What to know about Brazil’s election as Bolsonaro faces Lula, with major world impacts
SÃO PAULO — Brazilians head to the polls Sunday to vote in a crucial presidential election that is testing the world’s fourth-largest democracy and could have a critical impact on the fight against climate change.
On the far right is current President Jair Bolsonaro, a brash Christian nationalist widely criticized for escalating destruction of the Amazon, mishandling Brazil’s COVID-19 response and casting doubts on the country’s electoral system.
He faces a tough fight from a former president and one of Latin America’s most storied leftists, Luiz Inácio Lula da Silva, universally known as Lula. His lead in the polls has narrowed since winning the most votes in the first round four weeks back. Da Silva has to overcome voter skepticism after major corruption scandals tarnished his leftist Workers’ Party and sent da Silva to jail for more than a year.
What are the polls saying?
Currently, all major polls have da Silva in the lead, but Bolsonaro has been gaining on him. In the election’s first round on Oct. 2, former President da Silva captured 48% of the vote compared to incumbent Bolsonaro’s 43% — a difference of nearly 6 million voters. The big story then was Bolsonaro’s better-than-expected showing; most surveys had him trailing by double digits. Polling firms scrambled to understand why their numbers were so far off when it came to predicting Bolsonaro’s support. Some lawmakers even called for pollsters to be charged with a crime if their forecasts don’t match the election results.
On Monday, the IPEC polling firm had da Silva taking 50% of the vote and Bolsonaro 43%, with a margin of error of 2 percentage points.
What’s at stake for Brazil
The two men have very different plans for the country. A Bolsonaro win would keep Brazil along the same conservative, pro-business path. The 67-year-old president insists he is the defender of family values, winning him support from a growing population of conservative evangelicals. He rejected lockdowns and mask mandates during the pandemic. And through executive orders, he not only loosened Brazil’s gun laws but severely eliminated environmental protections in the Amazon. Researchers say protecting the world’s largest rainforest is critical to safeguard Indigenous communities and diverse wildlife, while helping prevent the rise of carbon dioxide that causes climate change. Bolsonaro has promised more mining and agrobusiness expansion, as well as privatization of public energy companies, if reelected.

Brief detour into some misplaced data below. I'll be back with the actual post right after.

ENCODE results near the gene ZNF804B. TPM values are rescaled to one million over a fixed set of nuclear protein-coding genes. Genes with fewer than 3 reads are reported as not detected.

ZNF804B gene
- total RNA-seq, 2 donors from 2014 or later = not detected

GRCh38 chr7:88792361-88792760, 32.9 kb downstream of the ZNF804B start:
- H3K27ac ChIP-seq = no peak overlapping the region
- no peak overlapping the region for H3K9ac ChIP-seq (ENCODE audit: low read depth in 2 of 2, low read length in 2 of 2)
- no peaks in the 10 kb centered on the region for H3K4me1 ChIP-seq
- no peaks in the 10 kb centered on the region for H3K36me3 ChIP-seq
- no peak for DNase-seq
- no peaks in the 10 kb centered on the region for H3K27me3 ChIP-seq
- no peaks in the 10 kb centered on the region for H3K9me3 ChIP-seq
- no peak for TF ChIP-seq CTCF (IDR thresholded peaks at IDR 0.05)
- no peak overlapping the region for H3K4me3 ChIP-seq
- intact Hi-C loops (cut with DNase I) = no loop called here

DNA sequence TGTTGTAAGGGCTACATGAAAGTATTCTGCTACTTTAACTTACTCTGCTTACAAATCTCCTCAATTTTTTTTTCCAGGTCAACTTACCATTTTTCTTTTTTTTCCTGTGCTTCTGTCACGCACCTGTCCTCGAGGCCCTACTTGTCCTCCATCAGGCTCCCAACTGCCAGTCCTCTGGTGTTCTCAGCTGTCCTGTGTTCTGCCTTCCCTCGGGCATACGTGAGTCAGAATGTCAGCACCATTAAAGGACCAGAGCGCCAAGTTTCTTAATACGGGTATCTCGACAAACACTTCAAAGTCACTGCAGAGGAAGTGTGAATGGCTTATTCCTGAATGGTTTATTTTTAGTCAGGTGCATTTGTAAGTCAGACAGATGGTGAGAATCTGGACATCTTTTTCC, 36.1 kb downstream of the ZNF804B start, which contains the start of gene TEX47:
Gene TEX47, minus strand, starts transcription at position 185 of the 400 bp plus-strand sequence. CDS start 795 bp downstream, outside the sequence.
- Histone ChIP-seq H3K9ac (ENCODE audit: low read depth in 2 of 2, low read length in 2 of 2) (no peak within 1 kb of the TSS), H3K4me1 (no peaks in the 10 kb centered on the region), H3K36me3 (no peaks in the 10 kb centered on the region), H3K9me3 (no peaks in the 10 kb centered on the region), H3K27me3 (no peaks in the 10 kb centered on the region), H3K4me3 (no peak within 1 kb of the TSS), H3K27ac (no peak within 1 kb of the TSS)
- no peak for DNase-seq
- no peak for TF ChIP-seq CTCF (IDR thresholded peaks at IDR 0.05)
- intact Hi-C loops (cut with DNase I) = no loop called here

As president from 2003 through 2010, da Silva was able to finance, due to a commodity boom, programs for the poor that helped tens of millions of Brazilians climb out of poverty and earned him a large and loyal political base. Da Silva, a 77-year-old former union leader, has promised to once again help Brazil’s most vulnerable citizens, without giving many specifics, as well as crack down on illegal deforestation and create a new Indigenous peoples’ ministry. But many Brazilians still tie him to the wide corruption scandals that rocked his Workers’ Party. The country’s Supreme Court annulled Da Silva’s prison conviction in 2021.
Brazil’s electorate is highly polarized now after four years of Bolsonaro’s presidency and hard-right rhetoric, says political scientist Guilherme Casarões. A recent survey says voters’ top concerns include the economy, public health and corruption. Either candidate will have to wrestle with a weak economic outlook and a divided nation.
The campaign has been one of Brazil’s dirtiest
Brazilians have been bombarded with negative ads and social media disinformation in the lead-up to the election. Supporters of Bolsonaro have been telling voters that if elected da Silva will close churches and turn Brazil into a communist nation à la Venezuela and Cuba. Bolsonaro has been fending off accusations of “pedophilia” and cannibalism, based on past statements from the current leader. Electoral authorities have tried to cut down on the noise, passing some of the most restrictive limits on campaign speech in decades. The country’s top electoral court justices have imposed severe fines and time limits for removal of false online content. While many liberals applaud the officials’ attempts to clamp down, conservatives have accused authorities of censorship.
Bolsonaro has frequently cast doubt about the reliability of Brazil’s electronic voting system. He recently stepped up criticism on the electoral court and its justices, accusing the head justice of bias. There’s concern that Bolsonaro will contest the results, especially if the final tallies are as close as predicted.
When it’s happening
Polls are open from 8 a.m. to 5 p.m. Sunday Brasília time (7 a.m.-4 p.m. ET). Results could come out as early as 9 p.m. in Brasília, thanks to the speed of the electronic voting system.